[Welcome to Peter’s Kung Fu Corner: a monthly column dedicated to retrospectives on the martial arts films I grew up watching. We’ll be covering all kinds of Hong Kong action films from Bruce Lee all the way to Joseph Kuo. Get ready to be introduced to some weird, wacky, and utterly badass films.]
A majority of people reading this will likely be familiar with the name Stephen Chow. World-renown for his excellent 2004 action/comedy Kung Fu Hustle, the man had been incredibly prolific in his home country for China for more than a decade prior. While not always dabbling in martial arts films, Chow clearly had a love for them that would eventually culminate in the aforementioned Kung Fu Hustle. That wouldn’t be his first time kicking some thugs around, though.
I’m not personally as well versed in Chow’s filmography as I probably should be, but the earliest film I remember seeing of his was the rather hilarious 1994 romantic comedy Love on Delivery. Produced by Shaw Brothers, of all studios, the film is almost the blueprint for Kung Fu Hustle and weaves in a ton of western pop-culture references with a clear reverence for Kung Fu films that would go on to define a lot of Chow’s directorial style. He didn’t even direct this particular film, yet it feels so steeped in Chow’s essence that I can’t imagine anyone else starring in it.
The basic plot of the film is that Ang-ho Kam (Chow), a rather lowly delivery boy that can’t catch a break, happens to fall in love with the beautiful and enigmatic Lily (Christy Chung) after a chance encounter at a martial arts studio. In an attempt to flee from her lecherous teacher, Lily whisks Kam away, but then quickly retreats and leaves him to his own devices. Not deterred, Kam decides to turn his luck around and hopefully become the kind of man she desires.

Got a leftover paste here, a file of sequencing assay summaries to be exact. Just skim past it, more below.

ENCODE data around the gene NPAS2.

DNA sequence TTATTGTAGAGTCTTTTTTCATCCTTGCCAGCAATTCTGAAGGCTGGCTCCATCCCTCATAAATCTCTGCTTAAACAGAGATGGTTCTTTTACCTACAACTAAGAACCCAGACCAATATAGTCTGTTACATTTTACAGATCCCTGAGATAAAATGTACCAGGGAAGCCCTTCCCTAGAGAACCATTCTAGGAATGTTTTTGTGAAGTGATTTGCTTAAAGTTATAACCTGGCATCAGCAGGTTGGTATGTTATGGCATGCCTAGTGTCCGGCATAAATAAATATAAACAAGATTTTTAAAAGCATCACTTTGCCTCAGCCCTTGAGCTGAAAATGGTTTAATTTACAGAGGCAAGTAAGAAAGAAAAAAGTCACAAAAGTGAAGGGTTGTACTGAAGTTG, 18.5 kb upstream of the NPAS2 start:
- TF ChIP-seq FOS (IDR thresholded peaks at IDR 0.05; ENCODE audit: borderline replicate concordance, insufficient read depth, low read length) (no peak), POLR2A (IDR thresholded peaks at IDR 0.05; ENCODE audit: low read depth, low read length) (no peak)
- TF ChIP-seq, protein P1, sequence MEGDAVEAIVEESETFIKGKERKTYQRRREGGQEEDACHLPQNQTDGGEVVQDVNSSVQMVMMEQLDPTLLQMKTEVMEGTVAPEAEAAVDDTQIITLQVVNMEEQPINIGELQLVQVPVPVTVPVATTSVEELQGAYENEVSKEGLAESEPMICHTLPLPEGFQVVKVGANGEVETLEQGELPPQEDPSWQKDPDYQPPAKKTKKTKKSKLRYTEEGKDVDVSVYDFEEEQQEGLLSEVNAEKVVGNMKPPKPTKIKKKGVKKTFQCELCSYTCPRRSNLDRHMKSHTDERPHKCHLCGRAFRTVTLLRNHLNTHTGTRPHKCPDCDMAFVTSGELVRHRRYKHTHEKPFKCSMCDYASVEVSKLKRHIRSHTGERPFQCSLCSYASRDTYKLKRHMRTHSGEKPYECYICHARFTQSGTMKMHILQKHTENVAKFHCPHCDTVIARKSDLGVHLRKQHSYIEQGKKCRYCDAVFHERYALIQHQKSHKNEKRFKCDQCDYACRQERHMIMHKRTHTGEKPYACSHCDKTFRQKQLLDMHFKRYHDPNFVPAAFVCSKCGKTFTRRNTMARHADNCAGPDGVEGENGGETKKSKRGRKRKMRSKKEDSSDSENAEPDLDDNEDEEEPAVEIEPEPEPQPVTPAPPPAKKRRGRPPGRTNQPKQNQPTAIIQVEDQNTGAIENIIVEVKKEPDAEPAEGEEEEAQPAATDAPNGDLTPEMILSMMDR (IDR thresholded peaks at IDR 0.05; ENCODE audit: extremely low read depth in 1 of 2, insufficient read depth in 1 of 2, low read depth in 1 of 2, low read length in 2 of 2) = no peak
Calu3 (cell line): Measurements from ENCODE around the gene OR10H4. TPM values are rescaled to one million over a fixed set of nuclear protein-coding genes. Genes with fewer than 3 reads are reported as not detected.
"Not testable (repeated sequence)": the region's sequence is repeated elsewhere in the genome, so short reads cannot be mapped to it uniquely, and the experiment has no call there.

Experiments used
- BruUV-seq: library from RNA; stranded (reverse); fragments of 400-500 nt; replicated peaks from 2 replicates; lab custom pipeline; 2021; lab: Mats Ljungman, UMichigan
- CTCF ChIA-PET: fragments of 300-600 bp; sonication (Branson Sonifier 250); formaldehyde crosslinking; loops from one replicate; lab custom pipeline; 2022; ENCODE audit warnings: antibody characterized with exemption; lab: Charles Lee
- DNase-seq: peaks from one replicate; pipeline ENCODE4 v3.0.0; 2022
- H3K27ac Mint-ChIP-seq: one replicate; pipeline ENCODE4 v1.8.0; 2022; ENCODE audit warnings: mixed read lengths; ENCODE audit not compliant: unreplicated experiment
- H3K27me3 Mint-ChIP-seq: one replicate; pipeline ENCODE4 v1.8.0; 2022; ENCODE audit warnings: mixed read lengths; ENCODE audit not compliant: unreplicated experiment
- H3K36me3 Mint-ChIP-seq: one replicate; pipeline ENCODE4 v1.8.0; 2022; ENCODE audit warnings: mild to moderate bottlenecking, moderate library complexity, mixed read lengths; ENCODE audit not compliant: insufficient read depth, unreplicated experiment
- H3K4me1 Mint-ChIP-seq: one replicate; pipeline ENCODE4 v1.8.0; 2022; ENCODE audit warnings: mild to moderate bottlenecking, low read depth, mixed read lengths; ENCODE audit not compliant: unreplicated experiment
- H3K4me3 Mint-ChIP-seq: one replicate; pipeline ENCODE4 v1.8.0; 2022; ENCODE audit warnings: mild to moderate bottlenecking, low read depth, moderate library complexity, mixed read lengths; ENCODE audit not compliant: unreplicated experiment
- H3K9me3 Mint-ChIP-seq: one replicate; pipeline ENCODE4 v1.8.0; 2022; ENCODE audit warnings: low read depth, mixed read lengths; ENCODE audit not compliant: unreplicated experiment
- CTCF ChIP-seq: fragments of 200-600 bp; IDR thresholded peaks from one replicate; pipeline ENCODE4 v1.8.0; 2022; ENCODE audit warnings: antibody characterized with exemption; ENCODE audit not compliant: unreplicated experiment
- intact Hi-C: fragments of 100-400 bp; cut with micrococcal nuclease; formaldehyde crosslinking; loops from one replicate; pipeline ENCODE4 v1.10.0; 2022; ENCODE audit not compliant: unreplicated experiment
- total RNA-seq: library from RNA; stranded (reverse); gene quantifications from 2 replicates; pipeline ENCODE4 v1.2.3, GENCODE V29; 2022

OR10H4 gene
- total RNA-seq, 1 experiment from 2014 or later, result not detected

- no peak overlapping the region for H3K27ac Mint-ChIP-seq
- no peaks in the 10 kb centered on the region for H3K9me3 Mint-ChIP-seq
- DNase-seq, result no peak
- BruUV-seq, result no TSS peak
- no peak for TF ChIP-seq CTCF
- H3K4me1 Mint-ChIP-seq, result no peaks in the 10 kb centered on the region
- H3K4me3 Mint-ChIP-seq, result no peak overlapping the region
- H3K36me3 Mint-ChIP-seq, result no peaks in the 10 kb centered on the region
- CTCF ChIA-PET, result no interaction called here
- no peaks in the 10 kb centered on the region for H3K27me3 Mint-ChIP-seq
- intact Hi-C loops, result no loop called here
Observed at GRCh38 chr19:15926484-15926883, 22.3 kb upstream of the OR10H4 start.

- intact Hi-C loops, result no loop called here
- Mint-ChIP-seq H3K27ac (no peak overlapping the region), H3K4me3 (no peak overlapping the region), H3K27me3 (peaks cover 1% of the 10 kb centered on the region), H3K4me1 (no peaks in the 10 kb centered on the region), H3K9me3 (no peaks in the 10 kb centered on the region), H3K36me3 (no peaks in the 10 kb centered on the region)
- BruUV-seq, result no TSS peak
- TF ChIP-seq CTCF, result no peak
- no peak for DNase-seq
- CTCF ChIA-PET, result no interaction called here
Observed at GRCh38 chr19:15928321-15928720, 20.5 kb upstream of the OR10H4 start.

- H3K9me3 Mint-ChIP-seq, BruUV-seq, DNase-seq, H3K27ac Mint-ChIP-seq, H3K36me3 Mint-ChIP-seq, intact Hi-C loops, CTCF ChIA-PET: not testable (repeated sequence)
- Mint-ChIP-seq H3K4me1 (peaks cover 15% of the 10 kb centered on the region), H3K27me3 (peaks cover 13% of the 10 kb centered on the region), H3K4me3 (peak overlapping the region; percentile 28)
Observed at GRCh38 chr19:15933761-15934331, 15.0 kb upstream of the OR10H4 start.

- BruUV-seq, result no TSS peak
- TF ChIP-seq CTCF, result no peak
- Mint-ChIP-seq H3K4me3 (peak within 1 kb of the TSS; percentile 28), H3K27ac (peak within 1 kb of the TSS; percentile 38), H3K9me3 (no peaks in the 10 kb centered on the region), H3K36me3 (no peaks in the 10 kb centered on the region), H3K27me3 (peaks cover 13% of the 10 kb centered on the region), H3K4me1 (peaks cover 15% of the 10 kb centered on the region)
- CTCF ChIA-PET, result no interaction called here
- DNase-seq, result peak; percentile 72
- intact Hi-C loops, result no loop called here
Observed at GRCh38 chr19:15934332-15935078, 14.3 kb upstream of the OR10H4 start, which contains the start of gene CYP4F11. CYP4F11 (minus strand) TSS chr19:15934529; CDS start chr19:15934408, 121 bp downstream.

It’s certainly not the most exciting of premises, but everything else is where this film gets its charm. Our introduction to Kam isn’t from his unanticipated encounter with cupid, but rather a parody of Arnold Schwarzenegger’s introduction in the 1991 masterpiece Terminator 2: Judgment Day. In a dark alleyway where lightning is striking the ground for some reason, Kam is kneeling down naked before the cops come up to him. He explains how he handed his clothes over to a homeless man along with his money, ID, and some food. It’s bizarre, but a complete subversion of Terminator’s intro along with establishing how ludicrous the comedy is in this film.
Love on Delivery is a love letter, of sorts, to Hollywood films and the lunacy they can sometimes contain. The action scenes, when they do crop up, are often over-the-top and see people flying through the air or spinning around in slow motion. The comedy hits on a more vulgar style than traditional Chinese comedy, mimicking that of teenage comedies and R-rated affairs. There’s also just the plain absurdist tone that Chow is known for, where he combines mundane situations with cartoonish sensibilities to exaggerate situations.